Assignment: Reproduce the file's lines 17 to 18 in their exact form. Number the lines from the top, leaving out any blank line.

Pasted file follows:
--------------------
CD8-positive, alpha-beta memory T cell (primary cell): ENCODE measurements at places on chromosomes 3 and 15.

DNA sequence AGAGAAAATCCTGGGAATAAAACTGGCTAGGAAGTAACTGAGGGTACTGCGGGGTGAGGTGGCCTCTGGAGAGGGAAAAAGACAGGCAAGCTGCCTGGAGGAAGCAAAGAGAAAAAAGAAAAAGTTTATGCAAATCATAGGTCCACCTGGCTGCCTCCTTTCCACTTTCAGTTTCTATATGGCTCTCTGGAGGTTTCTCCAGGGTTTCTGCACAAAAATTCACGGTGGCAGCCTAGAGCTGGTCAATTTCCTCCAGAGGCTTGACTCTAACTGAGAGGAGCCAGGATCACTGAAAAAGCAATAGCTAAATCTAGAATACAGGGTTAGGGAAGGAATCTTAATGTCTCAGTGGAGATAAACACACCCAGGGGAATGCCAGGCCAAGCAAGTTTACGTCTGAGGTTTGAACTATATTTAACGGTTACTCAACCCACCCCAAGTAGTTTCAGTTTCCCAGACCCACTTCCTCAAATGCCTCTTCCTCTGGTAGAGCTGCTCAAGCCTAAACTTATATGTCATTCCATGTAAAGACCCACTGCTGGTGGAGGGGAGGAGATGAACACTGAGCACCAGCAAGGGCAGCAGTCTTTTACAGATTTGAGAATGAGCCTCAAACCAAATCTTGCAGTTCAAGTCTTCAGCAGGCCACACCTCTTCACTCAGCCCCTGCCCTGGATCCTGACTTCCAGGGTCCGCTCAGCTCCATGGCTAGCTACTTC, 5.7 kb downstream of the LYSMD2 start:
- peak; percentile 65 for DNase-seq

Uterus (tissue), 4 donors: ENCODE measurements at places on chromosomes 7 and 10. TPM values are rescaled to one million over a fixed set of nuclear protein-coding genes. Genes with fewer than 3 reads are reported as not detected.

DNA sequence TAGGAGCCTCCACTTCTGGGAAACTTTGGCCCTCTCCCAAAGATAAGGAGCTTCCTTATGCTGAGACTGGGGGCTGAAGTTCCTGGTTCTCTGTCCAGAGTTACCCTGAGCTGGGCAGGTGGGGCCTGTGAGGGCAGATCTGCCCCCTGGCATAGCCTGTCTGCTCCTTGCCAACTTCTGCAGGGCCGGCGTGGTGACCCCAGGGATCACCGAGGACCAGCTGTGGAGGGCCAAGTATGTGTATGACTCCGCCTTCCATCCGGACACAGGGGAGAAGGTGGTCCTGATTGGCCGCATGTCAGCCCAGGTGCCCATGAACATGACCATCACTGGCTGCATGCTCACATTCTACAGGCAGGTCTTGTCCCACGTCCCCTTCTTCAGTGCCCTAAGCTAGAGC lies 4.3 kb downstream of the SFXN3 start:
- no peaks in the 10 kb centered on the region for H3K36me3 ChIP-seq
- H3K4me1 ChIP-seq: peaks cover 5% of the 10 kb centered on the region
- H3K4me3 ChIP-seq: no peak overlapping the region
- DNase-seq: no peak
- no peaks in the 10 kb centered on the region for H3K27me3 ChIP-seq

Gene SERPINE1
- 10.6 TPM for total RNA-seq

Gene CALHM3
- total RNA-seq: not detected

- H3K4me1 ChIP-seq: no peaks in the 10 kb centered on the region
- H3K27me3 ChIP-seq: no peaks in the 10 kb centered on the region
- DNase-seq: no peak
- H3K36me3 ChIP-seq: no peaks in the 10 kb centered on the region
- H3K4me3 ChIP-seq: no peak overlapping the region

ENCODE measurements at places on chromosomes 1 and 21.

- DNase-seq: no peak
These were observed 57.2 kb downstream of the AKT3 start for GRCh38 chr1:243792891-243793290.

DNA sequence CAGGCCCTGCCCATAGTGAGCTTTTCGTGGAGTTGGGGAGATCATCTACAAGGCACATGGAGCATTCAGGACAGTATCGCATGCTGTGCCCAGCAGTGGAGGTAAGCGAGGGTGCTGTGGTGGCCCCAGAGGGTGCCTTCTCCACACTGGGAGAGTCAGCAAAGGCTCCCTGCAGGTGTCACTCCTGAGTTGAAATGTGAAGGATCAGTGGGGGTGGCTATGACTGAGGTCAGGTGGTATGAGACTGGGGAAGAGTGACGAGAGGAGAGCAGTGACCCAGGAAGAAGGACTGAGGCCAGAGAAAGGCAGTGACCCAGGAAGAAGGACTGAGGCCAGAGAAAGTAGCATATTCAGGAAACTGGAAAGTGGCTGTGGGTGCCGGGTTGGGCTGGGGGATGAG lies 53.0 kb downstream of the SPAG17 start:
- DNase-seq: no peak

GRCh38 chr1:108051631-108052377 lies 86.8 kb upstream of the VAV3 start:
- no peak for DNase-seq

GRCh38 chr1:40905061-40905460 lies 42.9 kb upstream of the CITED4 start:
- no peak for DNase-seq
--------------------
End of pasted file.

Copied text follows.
- DNase-seq: no peak
- H3K36me3 ChIP-seq: no peaks in the 10 kb centered on the region